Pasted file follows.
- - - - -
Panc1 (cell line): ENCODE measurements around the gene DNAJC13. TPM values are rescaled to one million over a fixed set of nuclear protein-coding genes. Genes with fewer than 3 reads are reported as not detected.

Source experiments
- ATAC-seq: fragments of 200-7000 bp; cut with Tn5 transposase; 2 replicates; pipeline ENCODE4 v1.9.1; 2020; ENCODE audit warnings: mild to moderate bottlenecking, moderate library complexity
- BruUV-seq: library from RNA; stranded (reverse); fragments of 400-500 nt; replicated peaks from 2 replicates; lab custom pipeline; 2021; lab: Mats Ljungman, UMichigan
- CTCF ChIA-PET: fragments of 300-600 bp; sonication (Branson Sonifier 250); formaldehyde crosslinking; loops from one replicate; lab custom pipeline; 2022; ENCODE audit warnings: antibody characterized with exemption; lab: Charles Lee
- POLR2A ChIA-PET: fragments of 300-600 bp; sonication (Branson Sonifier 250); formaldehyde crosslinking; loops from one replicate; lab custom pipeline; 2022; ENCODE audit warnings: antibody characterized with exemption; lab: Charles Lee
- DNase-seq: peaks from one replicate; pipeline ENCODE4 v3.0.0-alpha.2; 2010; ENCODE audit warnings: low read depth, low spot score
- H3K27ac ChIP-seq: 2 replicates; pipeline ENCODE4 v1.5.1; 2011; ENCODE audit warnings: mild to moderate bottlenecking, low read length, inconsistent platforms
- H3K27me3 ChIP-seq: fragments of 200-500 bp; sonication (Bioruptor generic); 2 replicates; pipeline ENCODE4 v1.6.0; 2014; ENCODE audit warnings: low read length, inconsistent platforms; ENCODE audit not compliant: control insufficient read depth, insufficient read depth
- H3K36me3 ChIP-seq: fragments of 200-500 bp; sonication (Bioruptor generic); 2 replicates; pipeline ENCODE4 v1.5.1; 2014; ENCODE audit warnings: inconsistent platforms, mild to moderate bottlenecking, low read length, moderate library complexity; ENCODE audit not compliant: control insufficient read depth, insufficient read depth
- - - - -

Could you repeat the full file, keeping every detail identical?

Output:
Panc1 (cell line): ENCODE measurements around the gene DNAJC13. TPM values are rescaled to one million over a fixed set of nuclear protein-coding genes. Genes with fewer than 3 reads are reported as not detected.

Source experiments
- ATAC-seq: fragments of 200-7000 bp; cut with Tn5 transposase; 2 replicates; pipeline ENCODE4 v1.9.1; 2020; ENCODE audit warnings: mild to moderate bottlenecking, moderate library complexity
- BruUV-seq: library from RNA; stranded (reverse); fragments of 400-500 nt; replicated peaks from 2 replicates; lab custom pipeline; 2021; lab: Mats Ljungman, UMichigan
- CTCF ChIA-PET: fragments of 300-600 bp; sonication (Branson Sonifier 250); formaldehyde crosslinking; loops from one replicate; lab custom pipeline; 2022; ENCODE audit warnings: antibody characterized with exemption; lab: Charles Lee
- POLR2A ChIA-PET: fragments of 300-600 bp; sonication (Branson Sonifier 250); formaldehyde crosslinking; loops from one replicate; lab custom pipeline; 2022; ENCODE audit warnings: antibody characterized with exemption; lab: Charles Lee
- DNase-seq: peaks from one replicate; pipeline ENCODE4 v3.0.0-alpha.2; 2010; ENCODE audit warnings: low read depth, low spot score
- H3K27ac ChIP-seq: 2 replicates; pipeline ENCODE4 v1.5.1; 2011; ENCODE audit warnings: mild to moderate bottlenecking, low read length, inconsistent platforms
- H3K27me3 ChIP-seq: fragments of 200-500 bp; sonication (Bioruptor generic); 2 replicates; pipeline ENCODE4 v1.6.0; 2014; ENCODE audit warnings: low read length, inconsistent platforms; ENCODE audit not compliant: control insufficient read depth, insufficient read depth
- H3K36me3 ChIP-seq: fragments of 200-500 bp; sonication (Bioruptor generic); 2 replicates; pipeline ENCODE4 v1.5.1; 2014; ENCODE audit warnings: inconsistent platforms, mild to moderate bottlenecking, low read length, moderate library complexity; ENCODE audit not compliant: control insufficient read depth, insufficient read depth